PILGRIM: Congressman Barton -- charges -- it's a bill for basically corporate fat cats and not for average Americans. What's your response?

REP. JOE BARTON (R), TEXAS: Well, I respect my friend John Dingell, who is the dean of the House and has done so many good things for so many years. But he's looking in a different bill, apparently, than what passed the House. We do a lot for consumers in the bill. I will agree with him that it's not a short-term fix bill. Gasoline prices aren't going to go down tomorrow because we pass the bill on the House floor this afternoon.

But over time we're going to make it easier to use coal in an environmentally safe way, with our Clean Coal Technology Initiative. We're going to advance research on the hydrogen alternative to automobile internal combustion engines. We are going to -- on the leaking underground storage tank program he mentioned specifically, we mandate that the states inspect those tanks every three years. We increase funding for the tanks. And we put in a program that allows -- that the states can either choose to go to a double-tank procedure or a ratification of the installer of the tanks.

So, I respectfully, totally disagree on that. I think this is a very good bill. It's a pro-consumer -- it does have some incentive for energy production in every area, and if the Senate follows suit and we get a conference report, the country is going to be better off for it.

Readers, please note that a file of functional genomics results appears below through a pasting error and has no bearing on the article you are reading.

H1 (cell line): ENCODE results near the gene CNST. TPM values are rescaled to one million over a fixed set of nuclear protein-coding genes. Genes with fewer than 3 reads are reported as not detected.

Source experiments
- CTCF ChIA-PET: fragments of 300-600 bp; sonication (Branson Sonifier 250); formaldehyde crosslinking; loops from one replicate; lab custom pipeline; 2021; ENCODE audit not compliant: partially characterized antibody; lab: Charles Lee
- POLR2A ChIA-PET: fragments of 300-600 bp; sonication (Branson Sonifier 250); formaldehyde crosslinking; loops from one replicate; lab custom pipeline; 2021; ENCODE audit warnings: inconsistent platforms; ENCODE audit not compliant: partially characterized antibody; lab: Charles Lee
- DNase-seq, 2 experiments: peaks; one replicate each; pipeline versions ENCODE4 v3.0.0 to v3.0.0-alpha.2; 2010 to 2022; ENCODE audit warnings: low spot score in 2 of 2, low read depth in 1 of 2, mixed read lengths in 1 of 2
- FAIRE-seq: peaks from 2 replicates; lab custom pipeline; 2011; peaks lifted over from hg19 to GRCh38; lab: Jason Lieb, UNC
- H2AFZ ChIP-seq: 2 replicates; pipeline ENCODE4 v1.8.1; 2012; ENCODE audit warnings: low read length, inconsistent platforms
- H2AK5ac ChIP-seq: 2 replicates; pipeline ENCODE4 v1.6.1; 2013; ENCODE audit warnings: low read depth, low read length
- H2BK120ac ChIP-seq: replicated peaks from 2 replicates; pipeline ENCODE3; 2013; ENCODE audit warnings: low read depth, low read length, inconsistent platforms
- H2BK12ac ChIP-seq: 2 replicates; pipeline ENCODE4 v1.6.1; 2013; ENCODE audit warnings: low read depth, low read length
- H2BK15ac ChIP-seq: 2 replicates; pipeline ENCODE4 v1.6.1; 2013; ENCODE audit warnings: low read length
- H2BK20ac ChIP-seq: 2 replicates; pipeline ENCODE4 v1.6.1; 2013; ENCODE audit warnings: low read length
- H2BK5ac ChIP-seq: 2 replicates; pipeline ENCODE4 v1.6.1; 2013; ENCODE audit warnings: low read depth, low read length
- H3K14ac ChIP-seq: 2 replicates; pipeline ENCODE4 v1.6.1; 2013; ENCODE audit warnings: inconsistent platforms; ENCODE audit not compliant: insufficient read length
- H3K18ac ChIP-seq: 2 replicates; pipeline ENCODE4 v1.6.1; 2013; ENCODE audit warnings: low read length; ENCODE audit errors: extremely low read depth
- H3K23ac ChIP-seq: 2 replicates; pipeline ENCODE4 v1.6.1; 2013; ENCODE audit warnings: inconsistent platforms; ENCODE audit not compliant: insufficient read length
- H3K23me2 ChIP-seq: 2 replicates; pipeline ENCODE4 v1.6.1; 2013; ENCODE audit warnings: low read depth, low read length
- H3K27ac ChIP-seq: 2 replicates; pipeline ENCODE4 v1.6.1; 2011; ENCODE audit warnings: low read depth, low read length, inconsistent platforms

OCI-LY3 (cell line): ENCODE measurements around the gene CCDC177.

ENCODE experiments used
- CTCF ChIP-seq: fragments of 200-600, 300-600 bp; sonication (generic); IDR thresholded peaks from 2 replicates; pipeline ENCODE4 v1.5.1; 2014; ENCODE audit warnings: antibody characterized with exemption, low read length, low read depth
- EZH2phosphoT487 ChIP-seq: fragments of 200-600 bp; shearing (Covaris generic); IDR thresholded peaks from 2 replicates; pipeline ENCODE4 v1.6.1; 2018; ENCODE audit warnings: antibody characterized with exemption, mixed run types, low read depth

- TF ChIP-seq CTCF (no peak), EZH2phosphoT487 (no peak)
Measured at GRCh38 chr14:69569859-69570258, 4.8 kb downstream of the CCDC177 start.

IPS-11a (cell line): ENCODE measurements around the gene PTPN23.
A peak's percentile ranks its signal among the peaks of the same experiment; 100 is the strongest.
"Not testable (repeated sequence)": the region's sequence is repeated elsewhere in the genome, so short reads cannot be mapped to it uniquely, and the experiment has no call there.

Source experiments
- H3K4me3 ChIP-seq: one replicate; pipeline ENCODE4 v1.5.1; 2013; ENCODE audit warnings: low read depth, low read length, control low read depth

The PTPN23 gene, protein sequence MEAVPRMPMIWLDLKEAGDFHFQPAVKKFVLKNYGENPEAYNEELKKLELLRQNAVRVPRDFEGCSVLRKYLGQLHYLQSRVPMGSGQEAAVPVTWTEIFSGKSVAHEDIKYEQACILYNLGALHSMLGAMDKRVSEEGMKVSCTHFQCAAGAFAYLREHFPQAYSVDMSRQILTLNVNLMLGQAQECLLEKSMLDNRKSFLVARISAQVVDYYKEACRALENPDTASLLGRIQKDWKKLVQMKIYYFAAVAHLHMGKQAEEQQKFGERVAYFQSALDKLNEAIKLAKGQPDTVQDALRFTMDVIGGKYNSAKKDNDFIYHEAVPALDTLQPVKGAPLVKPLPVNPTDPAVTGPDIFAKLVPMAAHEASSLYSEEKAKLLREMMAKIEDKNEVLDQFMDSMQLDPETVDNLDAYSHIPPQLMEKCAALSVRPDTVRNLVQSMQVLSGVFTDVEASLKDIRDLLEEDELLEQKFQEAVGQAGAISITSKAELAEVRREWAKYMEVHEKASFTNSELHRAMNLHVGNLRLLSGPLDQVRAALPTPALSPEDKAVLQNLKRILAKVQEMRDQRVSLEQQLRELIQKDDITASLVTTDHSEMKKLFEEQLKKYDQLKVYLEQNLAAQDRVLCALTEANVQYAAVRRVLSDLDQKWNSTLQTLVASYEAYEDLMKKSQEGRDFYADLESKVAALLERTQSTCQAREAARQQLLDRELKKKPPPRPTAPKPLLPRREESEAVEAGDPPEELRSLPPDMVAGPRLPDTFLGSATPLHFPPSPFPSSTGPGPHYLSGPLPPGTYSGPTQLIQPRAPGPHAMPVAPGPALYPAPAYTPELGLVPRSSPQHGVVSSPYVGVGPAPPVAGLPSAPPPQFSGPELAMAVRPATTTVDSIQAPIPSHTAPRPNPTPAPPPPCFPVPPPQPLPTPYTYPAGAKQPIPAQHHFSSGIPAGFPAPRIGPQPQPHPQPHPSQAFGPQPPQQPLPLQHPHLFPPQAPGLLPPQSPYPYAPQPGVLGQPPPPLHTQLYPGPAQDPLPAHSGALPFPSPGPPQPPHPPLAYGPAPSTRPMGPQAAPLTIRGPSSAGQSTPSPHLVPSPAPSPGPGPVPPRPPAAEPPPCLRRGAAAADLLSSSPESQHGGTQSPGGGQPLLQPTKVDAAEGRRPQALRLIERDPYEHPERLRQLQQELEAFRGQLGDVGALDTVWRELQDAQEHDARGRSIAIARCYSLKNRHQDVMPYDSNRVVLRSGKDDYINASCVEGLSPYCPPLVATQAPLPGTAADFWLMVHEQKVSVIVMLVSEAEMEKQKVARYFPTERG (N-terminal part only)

PILGRIM: What about that, Congressman Dingell, reducing -- the effort to wean ourselves off foreign oil import, taking the long-term view. Don't you think that this is at least a start?

DINGELL: Well, I don't think it's a start because the simple fact of the matter is, it's going to change neither demand nor use nor supply, according to the administration. That's pretty good evidence, because I'm not a sponsor of this. This is their bill. I would note, also that they have pointed out, that, in point of fact, it is going to put the taxes in the hands of the fat cats and not in the -- and not stimulate the use of renewables and other important actions by consumers.